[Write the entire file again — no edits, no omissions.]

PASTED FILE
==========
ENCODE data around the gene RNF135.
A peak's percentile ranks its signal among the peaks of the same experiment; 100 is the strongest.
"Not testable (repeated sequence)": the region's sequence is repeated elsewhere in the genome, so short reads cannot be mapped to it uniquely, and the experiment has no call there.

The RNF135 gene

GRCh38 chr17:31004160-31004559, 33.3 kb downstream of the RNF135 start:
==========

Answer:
ENCODE data around the gene RNF135.
A peak's percentile ranks its signal among the peaks of the same experiment; 100 is the strongest.
"Not testable (repeated sequence)": the region's sequence is repeated elsewhere in the genome, so short reads cannot be mapped to it uniquely, and the experiment has no call there.

The RNF135 gene

GRCh38 chr17:31004160-31004559, 33.3 kb downstream of the RNF135 start: